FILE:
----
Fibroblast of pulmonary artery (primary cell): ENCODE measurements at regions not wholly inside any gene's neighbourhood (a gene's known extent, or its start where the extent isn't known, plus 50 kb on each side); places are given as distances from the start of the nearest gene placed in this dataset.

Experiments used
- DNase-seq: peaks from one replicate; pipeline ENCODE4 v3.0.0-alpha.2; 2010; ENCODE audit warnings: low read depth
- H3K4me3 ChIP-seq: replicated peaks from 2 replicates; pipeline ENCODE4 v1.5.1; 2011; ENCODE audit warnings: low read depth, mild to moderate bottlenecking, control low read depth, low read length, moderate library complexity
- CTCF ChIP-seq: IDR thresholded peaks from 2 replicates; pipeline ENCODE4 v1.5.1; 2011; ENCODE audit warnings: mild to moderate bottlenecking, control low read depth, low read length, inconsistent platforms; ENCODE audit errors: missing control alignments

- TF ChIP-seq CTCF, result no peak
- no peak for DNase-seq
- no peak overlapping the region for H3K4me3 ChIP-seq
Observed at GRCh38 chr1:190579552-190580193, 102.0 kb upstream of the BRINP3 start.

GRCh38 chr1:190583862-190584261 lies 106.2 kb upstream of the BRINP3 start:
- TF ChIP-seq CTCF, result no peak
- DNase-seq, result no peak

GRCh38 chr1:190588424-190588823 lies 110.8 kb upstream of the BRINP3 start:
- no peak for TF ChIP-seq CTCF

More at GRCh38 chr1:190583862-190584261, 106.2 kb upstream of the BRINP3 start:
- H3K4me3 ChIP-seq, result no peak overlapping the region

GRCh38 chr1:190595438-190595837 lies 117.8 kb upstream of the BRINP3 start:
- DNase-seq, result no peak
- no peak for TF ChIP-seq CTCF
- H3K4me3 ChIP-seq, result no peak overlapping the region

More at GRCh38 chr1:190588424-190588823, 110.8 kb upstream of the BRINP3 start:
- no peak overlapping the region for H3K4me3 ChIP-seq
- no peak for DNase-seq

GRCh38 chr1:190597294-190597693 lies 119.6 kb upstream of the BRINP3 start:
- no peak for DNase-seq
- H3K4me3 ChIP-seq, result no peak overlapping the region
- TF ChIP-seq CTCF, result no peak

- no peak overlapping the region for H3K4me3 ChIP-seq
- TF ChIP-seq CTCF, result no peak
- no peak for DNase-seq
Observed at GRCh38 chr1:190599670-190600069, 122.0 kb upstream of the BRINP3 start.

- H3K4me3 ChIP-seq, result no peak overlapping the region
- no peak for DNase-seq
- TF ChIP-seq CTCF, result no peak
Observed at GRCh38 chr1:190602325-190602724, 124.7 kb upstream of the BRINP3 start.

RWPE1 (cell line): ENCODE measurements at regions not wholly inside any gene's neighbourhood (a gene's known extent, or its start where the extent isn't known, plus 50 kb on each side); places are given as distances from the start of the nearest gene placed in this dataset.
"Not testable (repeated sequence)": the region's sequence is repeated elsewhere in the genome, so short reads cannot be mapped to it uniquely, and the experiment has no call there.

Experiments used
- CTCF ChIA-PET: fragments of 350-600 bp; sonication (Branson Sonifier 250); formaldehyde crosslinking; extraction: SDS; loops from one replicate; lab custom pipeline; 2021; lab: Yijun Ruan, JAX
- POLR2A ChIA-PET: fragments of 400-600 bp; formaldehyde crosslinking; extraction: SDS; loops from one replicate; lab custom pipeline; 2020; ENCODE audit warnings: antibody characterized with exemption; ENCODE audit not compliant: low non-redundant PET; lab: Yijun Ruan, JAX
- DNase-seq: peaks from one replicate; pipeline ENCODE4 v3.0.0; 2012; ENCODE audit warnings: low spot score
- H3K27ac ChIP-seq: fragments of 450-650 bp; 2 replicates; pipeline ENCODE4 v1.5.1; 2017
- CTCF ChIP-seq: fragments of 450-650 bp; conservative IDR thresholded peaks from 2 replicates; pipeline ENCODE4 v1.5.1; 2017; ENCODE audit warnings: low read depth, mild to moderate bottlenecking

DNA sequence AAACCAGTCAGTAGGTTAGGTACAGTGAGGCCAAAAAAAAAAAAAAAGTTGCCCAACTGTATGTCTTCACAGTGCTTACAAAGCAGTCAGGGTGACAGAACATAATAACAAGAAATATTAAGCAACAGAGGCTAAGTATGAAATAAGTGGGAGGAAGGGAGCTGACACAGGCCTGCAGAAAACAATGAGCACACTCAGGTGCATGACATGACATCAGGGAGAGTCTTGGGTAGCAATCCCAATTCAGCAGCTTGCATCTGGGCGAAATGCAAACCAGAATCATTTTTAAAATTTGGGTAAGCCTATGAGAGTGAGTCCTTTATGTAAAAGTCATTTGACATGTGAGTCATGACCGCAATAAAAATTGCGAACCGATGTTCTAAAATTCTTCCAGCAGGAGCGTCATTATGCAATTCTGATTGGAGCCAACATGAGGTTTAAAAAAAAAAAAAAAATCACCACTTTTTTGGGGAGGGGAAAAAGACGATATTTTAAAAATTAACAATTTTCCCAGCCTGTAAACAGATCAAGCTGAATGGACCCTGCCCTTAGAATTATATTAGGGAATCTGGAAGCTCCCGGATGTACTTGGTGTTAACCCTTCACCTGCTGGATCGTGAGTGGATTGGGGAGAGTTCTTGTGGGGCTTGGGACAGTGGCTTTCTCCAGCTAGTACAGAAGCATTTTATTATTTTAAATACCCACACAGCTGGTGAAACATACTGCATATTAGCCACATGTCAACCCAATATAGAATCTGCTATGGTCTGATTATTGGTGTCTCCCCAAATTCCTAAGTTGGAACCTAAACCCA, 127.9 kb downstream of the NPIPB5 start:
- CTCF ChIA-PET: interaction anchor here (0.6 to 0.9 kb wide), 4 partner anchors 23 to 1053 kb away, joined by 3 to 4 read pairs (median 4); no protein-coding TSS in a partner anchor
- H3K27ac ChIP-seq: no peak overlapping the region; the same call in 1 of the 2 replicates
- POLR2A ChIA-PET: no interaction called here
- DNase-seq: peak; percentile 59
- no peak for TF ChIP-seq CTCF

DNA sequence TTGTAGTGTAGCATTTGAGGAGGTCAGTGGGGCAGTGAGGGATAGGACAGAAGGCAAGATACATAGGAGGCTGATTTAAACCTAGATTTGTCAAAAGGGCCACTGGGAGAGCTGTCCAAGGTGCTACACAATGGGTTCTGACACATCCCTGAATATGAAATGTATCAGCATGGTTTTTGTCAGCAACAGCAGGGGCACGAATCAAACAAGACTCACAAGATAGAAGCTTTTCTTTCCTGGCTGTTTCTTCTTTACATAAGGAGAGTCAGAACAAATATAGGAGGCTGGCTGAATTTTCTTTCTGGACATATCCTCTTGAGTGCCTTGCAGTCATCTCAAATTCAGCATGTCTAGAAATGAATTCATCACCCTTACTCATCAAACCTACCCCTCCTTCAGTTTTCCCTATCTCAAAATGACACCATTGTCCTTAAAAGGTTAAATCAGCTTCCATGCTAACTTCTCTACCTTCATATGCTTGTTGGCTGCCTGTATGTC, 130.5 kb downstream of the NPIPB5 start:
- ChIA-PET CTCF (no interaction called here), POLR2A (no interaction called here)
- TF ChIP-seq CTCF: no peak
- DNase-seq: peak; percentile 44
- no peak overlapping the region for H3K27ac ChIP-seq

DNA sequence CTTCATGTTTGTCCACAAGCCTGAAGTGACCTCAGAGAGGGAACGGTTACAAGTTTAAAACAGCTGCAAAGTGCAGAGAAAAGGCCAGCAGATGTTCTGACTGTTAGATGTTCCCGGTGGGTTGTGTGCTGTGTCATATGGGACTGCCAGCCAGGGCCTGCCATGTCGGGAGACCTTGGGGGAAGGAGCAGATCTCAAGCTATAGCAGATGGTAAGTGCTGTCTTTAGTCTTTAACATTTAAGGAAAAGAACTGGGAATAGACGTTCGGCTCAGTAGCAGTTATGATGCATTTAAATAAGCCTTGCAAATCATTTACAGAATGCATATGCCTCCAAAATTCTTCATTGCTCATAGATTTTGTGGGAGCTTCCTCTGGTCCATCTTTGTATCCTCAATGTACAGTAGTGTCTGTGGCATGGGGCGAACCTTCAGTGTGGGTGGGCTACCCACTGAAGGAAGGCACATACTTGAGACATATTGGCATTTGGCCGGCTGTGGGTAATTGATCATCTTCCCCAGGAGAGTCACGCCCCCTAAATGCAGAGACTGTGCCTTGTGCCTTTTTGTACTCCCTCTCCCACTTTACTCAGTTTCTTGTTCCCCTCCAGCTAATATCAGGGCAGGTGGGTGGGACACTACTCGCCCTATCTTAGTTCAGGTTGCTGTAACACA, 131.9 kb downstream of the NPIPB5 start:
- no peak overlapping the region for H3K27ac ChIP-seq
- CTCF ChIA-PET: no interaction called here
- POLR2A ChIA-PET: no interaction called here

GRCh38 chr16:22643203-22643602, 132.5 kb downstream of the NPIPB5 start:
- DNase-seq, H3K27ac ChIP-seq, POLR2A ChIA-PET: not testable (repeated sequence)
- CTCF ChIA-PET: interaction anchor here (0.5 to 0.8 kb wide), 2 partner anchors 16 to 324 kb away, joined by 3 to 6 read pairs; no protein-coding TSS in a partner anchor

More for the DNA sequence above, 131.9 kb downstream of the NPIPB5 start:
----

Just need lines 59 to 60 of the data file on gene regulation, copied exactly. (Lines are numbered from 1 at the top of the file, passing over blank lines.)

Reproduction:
GRCh38 chr16:22643203-22643602, 132.5 kb downstream of the NPIPB5 start:
- DNase-seq, H3K27ac ChIP-seq, POLR2A ChIA-PET: not testable (repeated sequence)